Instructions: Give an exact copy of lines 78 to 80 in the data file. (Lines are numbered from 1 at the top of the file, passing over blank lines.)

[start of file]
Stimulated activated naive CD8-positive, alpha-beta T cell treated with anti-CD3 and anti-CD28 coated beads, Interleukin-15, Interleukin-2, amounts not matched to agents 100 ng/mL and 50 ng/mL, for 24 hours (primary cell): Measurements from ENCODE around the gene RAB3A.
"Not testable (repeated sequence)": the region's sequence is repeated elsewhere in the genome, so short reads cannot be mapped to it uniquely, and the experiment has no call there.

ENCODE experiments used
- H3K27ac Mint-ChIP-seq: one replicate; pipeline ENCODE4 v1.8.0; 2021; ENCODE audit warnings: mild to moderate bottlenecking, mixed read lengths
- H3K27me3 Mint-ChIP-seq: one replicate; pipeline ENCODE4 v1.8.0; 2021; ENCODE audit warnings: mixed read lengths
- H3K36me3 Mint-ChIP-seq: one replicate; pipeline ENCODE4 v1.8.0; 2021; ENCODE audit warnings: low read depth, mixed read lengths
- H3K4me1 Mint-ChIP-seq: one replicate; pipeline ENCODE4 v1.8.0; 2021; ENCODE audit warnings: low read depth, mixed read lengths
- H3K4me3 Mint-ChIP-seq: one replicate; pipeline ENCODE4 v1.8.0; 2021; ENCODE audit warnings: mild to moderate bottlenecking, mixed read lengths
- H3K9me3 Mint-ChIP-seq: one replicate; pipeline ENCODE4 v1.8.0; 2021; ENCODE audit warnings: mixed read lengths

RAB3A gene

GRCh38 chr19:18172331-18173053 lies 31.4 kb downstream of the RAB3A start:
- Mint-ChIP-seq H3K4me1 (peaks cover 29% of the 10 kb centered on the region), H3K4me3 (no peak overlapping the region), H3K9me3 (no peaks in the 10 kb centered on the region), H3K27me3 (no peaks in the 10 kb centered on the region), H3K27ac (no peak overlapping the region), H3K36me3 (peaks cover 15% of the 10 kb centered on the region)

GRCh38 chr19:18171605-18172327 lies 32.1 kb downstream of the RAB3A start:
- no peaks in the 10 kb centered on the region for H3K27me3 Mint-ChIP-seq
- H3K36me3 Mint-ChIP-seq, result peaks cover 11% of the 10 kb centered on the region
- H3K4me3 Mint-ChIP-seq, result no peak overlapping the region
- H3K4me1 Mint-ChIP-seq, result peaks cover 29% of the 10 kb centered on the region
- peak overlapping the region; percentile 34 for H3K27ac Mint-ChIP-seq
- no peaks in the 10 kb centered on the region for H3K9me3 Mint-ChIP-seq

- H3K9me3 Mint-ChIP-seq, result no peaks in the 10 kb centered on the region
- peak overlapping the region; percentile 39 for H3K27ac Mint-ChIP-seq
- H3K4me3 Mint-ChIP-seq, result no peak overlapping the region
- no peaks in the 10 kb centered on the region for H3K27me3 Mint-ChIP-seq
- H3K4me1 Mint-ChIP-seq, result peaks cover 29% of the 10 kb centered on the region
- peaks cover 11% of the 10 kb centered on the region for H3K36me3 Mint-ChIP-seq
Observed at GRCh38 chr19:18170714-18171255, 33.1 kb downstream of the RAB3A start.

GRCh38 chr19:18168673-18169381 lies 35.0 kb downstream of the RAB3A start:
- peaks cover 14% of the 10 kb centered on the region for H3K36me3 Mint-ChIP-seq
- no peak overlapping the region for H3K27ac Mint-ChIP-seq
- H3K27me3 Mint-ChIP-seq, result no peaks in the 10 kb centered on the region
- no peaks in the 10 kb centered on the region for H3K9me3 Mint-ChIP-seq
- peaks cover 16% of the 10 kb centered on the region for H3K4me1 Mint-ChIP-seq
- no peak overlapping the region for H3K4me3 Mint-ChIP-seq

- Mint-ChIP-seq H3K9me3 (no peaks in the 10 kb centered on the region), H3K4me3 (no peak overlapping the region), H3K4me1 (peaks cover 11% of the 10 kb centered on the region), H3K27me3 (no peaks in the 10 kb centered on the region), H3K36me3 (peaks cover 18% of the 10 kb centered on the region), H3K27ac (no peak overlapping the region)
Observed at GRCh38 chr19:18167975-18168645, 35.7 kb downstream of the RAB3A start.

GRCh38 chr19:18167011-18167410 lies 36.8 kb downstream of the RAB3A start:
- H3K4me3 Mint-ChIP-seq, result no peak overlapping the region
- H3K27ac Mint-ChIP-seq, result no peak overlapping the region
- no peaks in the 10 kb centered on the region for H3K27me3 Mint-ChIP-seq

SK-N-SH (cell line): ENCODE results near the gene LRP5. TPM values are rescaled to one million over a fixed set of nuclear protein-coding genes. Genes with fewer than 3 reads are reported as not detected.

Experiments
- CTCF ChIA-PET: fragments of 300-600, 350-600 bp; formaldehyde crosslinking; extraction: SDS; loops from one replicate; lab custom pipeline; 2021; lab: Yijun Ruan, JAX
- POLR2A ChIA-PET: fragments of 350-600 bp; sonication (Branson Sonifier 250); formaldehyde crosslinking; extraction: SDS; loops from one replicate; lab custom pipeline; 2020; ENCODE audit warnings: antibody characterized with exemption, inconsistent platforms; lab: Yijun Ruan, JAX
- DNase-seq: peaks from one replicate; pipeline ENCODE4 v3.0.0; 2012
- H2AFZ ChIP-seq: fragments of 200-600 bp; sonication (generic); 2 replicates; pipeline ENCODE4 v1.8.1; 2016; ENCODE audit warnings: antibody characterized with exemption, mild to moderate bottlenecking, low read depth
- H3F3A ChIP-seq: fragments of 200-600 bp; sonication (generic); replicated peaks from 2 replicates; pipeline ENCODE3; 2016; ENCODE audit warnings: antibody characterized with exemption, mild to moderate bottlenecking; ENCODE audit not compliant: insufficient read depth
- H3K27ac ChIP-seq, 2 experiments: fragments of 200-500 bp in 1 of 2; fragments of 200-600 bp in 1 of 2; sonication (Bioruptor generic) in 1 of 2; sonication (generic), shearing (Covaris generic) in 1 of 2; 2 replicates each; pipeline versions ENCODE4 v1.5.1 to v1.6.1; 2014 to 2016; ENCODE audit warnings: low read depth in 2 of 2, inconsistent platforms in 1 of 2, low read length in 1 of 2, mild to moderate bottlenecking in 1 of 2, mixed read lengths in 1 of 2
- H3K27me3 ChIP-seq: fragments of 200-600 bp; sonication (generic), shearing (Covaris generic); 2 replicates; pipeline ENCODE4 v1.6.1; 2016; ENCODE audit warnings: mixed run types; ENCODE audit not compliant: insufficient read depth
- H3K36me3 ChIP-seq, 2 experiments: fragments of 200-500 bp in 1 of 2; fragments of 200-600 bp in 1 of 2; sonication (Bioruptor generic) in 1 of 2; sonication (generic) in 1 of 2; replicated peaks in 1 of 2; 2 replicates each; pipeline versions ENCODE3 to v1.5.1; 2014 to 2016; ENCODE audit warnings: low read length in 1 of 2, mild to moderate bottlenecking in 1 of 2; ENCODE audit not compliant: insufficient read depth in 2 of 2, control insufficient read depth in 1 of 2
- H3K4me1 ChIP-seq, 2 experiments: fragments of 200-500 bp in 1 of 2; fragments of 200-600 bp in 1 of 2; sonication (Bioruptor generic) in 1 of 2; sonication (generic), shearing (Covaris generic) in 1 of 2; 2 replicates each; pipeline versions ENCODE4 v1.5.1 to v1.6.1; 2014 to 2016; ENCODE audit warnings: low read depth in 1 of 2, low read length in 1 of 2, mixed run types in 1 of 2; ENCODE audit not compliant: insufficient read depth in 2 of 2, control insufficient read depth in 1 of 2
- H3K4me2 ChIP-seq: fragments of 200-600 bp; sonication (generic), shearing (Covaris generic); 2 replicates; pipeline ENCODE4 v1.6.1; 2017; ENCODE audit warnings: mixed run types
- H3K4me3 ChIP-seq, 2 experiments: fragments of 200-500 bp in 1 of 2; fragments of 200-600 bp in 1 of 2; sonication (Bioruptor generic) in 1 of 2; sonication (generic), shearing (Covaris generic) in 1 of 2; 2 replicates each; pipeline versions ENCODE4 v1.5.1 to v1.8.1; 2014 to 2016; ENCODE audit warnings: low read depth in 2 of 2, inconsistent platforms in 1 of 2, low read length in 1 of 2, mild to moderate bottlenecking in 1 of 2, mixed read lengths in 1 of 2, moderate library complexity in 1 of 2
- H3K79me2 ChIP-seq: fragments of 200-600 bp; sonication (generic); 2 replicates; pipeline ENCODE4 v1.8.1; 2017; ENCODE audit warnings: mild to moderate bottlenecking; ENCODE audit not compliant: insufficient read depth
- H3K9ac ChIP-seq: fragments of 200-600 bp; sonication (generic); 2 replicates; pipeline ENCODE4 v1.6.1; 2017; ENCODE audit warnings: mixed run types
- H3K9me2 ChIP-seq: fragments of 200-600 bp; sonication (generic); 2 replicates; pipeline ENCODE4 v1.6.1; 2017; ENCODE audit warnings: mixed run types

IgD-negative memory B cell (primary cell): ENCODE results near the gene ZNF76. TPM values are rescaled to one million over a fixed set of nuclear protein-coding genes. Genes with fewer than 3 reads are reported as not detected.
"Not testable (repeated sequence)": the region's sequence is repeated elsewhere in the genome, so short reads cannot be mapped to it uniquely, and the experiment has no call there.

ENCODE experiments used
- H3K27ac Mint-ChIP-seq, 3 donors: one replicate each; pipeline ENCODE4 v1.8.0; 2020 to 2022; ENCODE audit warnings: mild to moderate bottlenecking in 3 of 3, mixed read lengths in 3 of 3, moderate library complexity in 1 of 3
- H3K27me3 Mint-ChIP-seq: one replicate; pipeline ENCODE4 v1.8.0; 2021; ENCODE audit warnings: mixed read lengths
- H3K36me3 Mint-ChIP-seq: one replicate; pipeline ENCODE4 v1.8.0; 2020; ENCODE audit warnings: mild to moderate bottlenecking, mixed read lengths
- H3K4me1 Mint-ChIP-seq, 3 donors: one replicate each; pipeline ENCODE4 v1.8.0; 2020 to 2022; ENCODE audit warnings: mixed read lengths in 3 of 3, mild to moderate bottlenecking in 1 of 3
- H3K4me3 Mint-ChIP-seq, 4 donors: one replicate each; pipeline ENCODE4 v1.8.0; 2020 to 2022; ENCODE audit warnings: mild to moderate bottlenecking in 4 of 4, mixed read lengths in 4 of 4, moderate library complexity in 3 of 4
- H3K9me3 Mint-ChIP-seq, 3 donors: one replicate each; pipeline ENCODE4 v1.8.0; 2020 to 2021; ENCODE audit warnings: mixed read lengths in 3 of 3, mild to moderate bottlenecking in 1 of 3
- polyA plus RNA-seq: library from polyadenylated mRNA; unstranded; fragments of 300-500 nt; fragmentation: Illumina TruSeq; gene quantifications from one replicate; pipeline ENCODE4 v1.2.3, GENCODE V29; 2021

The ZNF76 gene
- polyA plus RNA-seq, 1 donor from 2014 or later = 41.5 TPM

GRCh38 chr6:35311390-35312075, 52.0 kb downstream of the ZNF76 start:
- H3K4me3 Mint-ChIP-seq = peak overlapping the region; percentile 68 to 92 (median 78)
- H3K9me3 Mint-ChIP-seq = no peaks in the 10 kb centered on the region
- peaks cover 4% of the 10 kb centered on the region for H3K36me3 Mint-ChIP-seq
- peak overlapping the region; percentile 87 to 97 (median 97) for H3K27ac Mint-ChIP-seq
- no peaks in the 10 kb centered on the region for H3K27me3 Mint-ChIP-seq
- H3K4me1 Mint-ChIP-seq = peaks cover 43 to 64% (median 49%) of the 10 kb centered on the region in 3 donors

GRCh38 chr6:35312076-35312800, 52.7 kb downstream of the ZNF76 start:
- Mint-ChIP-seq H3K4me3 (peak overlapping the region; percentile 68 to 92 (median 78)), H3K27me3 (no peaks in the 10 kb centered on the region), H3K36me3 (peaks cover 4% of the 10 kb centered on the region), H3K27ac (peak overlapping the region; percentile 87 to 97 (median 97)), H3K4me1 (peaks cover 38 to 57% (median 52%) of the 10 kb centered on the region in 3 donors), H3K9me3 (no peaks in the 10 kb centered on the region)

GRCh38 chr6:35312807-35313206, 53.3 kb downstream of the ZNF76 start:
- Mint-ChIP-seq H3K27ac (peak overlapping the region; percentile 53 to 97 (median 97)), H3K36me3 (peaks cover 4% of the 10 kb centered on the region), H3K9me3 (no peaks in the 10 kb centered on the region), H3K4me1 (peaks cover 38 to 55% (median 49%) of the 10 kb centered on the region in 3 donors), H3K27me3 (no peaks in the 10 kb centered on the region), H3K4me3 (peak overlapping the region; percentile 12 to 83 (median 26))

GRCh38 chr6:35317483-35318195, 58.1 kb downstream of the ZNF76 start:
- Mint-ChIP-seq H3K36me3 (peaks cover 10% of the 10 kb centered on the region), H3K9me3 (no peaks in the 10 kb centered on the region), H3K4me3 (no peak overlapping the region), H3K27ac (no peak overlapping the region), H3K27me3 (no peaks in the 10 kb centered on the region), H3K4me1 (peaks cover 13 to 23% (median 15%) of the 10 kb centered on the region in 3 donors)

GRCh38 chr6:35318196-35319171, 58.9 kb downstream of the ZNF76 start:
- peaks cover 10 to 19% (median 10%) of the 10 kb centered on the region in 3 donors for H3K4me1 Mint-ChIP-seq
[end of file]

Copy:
- Mint-ChIP-seq H3K27ac (peak overlapping the region; percentile 53 to 97 (median 97)), H3K36me3 (peaks cover 4% of the 10 kb centered on the region), H3K9me3 (no peaks in the 10 kb centered on the region), H3K4me1 (peaks cover 38 to 55% (median 49%) of the 10 kb centered on the region in 3 donors), H3K27me3 (no peaks in the 10 kb centered on the region), H3K4me3 (peak overlapping the region; percentile 12 to 83 (median 26))

GRCh38 chr6:35317483-35318195, 58.1 kb downstream of the ZNF76 start:
- Mint-ChIP-seq H3K36me3 (peaks cover 10% of the 10 kb centered on the region), H3K9me3 (no peaks in the 10 kb centered on the region), H3K4me3 (no peak overlapping the region), H3K27ac (no peak overlapping the region), H3K27me3 (no peaks in the 10 kb centered on the region), H3K4me1 (peaks cover 13 to 23% (median 15%) of the 10 kb centered on the region in 3 donors)